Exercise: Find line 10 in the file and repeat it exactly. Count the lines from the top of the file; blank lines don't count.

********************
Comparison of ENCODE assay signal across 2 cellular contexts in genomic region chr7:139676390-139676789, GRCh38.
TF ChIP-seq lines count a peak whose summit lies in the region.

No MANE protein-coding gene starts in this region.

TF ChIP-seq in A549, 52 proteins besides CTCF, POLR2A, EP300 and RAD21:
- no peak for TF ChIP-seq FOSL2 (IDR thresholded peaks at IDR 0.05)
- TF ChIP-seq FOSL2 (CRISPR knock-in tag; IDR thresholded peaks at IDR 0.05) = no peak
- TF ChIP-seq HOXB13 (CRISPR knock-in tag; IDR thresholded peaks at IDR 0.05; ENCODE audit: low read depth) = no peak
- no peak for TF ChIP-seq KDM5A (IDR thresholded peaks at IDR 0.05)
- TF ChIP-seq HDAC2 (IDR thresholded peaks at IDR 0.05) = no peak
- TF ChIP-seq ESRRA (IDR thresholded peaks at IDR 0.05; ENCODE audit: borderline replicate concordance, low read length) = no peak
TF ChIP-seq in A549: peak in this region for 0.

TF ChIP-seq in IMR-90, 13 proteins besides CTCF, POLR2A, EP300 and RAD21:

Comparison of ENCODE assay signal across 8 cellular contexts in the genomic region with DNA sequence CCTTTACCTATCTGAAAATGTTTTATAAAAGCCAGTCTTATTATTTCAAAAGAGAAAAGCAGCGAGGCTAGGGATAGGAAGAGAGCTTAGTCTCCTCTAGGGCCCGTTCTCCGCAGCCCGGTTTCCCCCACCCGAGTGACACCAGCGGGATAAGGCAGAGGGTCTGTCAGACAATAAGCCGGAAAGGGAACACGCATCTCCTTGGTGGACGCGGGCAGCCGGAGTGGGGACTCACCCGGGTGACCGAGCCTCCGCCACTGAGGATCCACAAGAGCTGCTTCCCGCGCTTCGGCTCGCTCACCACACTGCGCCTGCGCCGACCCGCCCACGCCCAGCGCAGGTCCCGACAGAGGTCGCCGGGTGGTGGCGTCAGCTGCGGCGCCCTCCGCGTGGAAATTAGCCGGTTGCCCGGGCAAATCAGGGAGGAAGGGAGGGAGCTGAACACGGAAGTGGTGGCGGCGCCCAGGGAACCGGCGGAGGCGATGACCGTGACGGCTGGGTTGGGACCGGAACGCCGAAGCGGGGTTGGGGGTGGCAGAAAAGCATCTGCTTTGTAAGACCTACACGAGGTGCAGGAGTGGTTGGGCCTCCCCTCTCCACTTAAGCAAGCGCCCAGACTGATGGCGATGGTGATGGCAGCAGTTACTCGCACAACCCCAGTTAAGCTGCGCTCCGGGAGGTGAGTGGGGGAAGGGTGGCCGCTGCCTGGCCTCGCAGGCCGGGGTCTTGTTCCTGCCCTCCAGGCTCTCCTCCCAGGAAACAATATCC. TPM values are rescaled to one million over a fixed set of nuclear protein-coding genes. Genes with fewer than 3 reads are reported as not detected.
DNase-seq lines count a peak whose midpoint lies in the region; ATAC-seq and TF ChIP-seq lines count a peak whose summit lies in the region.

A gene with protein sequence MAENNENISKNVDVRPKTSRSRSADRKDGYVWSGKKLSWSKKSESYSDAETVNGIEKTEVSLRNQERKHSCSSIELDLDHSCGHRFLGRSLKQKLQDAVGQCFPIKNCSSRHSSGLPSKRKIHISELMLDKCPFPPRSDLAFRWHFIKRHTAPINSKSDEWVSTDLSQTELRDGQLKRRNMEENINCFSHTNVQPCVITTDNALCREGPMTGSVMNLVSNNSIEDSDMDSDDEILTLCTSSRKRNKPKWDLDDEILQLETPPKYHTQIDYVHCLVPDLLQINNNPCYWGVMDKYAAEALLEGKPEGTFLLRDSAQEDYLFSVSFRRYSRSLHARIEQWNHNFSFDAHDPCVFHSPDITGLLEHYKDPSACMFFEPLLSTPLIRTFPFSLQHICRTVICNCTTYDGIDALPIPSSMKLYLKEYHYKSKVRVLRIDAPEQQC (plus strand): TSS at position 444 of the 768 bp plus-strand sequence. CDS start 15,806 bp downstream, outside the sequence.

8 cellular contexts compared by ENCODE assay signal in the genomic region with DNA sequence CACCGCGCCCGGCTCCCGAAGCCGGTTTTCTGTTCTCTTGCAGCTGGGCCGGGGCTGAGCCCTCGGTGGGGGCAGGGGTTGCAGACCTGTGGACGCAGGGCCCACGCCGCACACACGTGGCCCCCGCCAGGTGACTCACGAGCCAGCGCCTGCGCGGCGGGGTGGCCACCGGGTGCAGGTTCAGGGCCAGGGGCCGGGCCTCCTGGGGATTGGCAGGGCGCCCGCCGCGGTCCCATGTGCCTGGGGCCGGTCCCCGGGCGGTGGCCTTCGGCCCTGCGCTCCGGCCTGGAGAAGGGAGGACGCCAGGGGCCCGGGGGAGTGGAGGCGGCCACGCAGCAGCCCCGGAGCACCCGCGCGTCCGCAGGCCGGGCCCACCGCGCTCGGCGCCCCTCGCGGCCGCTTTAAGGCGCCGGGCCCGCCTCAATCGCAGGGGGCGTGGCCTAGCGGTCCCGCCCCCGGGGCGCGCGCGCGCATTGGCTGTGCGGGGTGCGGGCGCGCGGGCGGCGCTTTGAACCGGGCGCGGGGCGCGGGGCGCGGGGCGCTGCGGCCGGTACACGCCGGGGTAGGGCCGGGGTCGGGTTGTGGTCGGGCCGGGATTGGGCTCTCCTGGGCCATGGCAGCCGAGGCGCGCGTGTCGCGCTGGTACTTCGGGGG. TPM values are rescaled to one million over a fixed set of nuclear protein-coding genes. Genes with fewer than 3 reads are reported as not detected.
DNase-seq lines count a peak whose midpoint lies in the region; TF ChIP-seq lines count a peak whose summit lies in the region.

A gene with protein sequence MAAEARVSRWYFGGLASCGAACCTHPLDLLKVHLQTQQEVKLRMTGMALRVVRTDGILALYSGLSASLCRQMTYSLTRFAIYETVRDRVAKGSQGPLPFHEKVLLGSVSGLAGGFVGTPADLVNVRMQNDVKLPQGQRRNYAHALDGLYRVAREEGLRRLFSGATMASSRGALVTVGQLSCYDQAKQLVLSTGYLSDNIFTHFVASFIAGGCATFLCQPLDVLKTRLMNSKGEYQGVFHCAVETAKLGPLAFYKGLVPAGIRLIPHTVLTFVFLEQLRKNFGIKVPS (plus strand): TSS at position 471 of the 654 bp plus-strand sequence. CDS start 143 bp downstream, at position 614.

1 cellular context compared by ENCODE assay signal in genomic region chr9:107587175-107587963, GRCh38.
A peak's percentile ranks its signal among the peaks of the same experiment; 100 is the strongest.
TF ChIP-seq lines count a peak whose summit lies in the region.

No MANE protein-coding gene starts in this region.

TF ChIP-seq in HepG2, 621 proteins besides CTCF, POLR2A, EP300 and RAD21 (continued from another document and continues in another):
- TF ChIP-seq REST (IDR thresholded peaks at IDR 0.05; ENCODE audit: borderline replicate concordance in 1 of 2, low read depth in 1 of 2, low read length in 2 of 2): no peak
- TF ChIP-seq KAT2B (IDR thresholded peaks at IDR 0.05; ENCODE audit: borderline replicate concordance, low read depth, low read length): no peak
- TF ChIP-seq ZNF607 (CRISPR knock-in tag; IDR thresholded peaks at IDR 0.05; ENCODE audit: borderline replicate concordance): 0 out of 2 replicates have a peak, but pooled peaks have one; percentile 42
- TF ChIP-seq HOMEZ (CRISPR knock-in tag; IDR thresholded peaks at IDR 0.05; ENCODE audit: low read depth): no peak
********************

- TF ChIP-seq ESRRA (IDR thresholded peaks at IDR 0.05; ENCODE audit: borderline replicate concordance, low read length) = no peak